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Posted: August 3, 2010
Nanofibers help scientists study brain cancer
(Nanowerk News) Cancer and engineering scientists at The Ohio State University are collaborating to create molecule-sized nanofibers to mimic the structure of white matter in the brain. By combining nanotechnology with a medically-approved polymer, researchers are able to study the invasive behavior of tumor cells. The nanofibers are used to produce a more natural, three-dimensional environment for studying cancer cells outside the brain, and for testing potential drugs to treat this deadly disease.
Malignant brain tumor cells often migrate into surrounding healthy brain tissue, making these tumors extremely difficult or impossible to cure even after surgery, radiation and chemotherapy. These highly migratory cells follow fibrous tracks that are part of the brain's neural topography. Migratory cells resist clinical treatments and often produce a fatal tumor recurrence.
Mariano Viapiano, a researcher at The Ohio State University Comprehensive Cancer Center – Arthur G. James Cancer Hospital and Richard J. Solove Research Institute ( OSUCCC-James ) is collaborating with John Lannutti, professor of materials science and engineering in Ohio State's College of Engineering, and others, to develop biologically compatible nanofibers that mimic the neural topography used by migratory tumor cells.
"We were trying to improve our understanding of how cancer invades in the brain and other organs," says Viapiano, a member of the Center for Molecular Neurobiology and the Molecular Biology and Cancer Genetics Research Program at OSUCCC-James. "We have found the behavior of tumor cells is much more similar to the behavior in the real tumor when we grow them on these nanofibers instead of conventional, rigid plastic petri dishes."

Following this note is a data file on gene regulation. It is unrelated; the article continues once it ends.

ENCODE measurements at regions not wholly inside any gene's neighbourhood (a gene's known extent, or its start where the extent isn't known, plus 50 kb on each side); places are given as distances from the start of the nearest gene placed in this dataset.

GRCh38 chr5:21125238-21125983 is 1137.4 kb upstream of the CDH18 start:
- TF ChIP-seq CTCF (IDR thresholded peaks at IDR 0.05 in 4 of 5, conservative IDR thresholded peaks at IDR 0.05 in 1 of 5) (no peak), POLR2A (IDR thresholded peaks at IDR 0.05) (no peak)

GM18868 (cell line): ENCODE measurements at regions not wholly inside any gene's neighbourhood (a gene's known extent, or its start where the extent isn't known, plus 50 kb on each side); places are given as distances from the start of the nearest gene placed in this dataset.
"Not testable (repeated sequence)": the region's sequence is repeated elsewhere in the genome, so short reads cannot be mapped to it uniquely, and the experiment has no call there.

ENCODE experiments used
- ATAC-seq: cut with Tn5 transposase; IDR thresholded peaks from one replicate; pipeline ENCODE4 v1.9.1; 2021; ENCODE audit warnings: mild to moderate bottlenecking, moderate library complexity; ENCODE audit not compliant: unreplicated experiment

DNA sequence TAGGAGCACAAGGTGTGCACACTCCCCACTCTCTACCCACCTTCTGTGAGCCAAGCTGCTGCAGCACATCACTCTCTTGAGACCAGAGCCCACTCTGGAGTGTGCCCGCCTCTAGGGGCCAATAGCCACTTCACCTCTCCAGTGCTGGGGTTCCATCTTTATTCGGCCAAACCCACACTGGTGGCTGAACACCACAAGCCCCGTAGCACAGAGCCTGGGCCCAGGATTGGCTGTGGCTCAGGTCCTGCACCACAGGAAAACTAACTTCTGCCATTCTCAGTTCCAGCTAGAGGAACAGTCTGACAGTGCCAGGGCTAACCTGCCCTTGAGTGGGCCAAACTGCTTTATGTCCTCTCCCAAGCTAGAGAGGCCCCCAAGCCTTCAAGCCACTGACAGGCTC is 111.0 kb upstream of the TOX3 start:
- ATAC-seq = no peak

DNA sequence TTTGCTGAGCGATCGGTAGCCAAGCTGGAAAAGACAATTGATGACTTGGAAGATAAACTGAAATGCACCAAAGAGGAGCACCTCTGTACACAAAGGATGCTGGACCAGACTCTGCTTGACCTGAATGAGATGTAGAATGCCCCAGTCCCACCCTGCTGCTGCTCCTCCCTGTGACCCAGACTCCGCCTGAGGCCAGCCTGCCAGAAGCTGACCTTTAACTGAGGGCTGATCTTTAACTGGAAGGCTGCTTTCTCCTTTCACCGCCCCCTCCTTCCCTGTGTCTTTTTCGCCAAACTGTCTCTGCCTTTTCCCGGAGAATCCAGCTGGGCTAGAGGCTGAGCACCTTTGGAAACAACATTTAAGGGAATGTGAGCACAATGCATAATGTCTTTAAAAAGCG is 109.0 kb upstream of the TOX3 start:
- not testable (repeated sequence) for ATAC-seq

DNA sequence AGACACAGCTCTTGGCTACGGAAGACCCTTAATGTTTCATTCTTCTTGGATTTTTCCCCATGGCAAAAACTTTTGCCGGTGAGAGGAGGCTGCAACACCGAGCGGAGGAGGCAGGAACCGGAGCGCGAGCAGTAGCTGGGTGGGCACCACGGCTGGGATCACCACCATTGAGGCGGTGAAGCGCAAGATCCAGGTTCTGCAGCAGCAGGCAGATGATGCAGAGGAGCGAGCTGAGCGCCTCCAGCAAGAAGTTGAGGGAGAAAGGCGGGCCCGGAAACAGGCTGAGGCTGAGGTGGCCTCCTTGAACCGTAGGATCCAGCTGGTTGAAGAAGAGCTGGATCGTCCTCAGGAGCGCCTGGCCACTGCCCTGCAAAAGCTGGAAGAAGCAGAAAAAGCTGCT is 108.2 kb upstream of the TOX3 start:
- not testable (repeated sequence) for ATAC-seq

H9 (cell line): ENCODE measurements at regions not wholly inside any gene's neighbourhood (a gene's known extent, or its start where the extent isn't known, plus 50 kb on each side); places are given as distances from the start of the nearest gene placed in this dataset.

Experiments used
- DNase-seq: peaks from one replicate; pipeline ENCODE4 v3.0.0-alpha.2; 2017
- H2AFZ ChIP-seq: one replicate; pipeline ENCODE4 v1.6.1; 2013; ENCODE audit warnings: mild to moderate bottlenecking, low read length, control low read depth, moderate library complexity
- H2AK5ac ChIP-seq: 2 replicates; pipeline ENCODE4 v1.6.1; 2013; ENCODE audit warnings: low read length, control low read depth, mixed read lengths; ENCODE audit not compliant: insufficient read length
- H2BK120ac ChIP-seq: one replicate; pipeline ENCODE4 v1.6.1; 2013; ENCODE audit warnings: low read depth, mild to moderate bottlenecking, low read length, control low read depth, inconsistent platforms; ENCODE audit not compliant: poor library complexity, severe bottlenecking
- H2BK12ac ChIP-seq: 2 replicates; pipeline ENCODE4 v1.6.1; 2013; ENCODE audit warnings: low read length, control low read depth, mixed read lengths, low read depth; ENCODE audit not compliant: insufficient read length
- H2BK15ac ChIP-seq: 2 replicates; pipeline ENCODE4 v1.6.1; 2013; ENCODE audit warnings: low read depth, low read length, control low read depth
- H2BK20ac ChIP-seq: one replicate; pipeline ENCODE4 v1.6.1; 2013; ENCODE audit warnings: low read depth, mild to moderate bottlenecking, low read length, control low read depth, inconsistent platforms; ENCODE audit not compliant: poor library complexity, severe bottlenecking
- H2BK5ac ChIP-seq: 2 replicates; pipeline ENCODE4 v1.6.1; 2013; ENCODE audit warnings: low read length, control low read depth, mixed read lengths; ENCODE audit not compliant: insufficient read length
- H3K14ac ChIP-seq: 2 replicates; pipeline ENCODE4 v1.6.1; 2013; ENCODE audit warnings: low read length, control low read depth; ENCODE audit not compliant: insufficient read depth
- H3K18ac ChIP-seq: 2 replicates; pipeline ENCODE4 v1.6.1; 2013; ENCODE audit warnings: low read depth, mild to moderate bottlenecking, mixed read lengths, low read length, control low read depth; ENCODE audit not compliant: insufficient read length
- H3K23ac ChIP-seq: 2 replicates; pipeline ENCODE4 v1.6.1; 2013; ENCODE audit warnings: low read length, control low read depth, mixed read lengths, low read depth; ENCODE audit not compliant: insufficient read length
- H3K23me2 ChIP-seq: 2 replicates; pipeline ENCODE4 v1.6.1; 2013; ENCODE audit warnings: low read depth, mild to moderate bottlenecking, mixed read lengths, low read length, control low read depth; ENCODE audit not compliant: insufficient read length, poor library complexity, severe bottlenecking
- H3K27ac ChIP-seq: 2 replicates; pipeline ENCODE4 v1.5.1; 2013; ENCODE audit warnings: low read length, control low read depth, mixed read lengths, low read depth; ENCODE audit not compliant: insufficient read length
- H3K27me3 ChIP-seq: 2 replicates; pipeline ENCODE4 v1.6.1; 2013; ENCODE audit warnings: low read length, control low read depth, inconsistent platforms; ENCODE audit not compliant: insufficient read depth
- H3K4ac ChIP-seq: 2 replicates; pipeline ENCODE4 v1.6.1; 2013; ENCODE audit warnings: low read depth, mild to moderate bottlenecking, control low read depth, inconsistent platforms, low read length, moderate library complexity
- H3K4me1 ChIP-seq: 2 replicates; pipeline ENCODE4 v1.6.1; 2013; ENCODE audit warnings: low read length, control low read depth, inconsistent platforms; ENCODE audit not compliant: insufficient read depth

The nanofibers are so small that their general structure can only be observed in a scanning electron microscope. For perspective, it would take nearly 100 nanofibers side-by-side to equal the width of one human hair.
For generations, scientists have used petri dishes to grow living cells in the laboratory. But the cancer cells they observed and treated in this two-dimensional environment behaved much differently than they did in three-dimensional human tissue.
In contrast, nanofibers form spider web-like three-dimensional cell cultures in which cancer cells move and climb much as they do in human tissue.
"We want to analyze cells behaving in a manner more representative to how they behave in patients," said Viapiano, who is an assistant professor of neurological surgery in the College of Medicine. "This is a significant improvement because it is giving us a new environment to culture the cells."